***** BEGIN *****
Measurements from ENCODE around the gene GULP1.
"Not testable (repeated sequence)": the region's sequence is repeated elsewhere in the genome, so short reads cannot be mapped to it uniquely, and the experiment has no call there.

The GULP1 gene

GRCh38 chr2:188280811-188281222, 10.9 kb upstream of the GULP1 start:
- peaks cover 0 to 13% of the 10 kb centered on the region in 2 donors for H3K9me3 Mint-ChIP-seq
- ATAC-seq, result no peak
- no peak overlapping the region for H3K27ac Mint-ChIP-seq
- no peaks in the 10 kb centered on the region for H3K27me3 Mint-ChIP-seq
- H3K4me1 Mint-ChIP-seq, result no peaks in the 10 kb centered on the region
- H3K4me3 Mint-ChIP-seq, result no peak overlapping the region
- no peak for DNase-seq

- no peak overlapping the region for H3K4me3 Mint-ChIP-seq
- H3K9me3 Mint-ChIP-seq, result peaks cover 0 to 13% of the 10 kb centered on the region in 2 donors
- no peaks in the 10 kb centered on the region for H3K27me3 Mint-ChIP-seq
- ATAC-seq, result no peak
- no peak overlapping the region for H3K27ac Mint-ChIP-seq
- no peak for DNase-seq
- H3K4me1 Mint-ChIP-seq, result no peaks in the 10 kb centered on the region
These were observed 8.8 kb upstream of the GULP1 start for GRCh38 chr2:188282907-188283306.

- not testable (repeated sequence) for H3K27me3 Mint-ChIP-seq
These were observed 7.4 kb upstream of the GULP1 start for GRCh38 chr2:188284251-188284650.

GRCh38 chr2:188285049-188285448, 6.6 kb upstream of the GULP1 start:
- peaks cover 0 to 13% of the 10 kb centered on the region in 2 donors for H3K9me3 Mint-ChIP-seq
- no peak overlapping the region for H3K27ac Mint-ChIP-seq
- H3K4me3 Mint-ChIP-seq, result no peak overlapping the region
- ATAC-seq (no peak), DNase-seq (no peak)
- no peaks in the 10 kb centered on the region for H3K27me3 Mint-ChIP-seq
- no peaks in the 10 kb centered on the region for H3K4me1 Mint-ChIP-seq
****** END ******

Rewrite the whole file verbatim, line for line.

Measurements from ENCODE around the gene GULP1.
"Not testable (repeated sequence)": the region's sequence is repeated elsewhere in the genome, so short reads cannot be mapped to it uniquely, and the experiment has no call there.

The GULP1 gene

GRCh38 chr2:188280811-188281222, 10.9 kb upstream of the GULP1 start:
- peaks cover 0 to 13% of the 10 kb centered on the region in 2 donors for H3K9me3 Mint-ChIP-seq
- ATAC-seq, result no peak
- no peak overlapping the region for H3K27ac Mint-ChIP-seq
- no peaks in the 10 kb centered on the region for H3K27me3 Mint-ChIP-seq
- H3K4me1 Mint-ChIP-seq, result no peaks in the 10 kb centered on the region
- H3K4me3 Mint-ChIP-seq, result no peak overlapping the region
- no peak for DNase-seq

- no peak overlapping the region for H3K4me3 Mint-ChIP-seq
- H3K9me3 Mint-ChIP-seq, result peaks cover 0 to 13% of the 10 kb centered on the region in 2 donors
- no peaks in the 10 kb centered on the region for H3K27me3 Mint-ChIP-seq
- ATAC-seq, result no peak
- no peak overlapping the region for H3K27ac Mint-ChIP-seq
- no peak for DNase-seq
- H3K4me1 Mint-ChIP-seq, result no peaks in the 10 kb centered on the region
These were observed 8.8 kb upstream of the GULP1 start for GRCh38 chr2:188282907-188283306.

- not testable (repeated sequence) for H3K27me3 Mint-ChIP-seq
These were observed 7.4 kb upstream of the GULP1 start for GRCh38 chr2:188284251-188284650.

GRCh38 chr2:188285049-188285448, 6.6 kb upstream of the GULP1 start:
- peaks cover 0 to 13% of the 10 kb centered on the region in 2 donors for H3K9me3 Mint-ChIP-seq
- no peak overlapping the region for H3K27ac Mint-ChIP-seq
- H3K4me3 Mint-ChIP-seq, result no peak overlapping the region
- ATAC-seq (no peak), DNase-seq (no peak)
- no peaks in the 10 kb centered on the region for H3K27me3 Mint-ChIP-seq
- no peaks in the 10 kb centered on the region for H3K4me1 Mint-ChIP-seq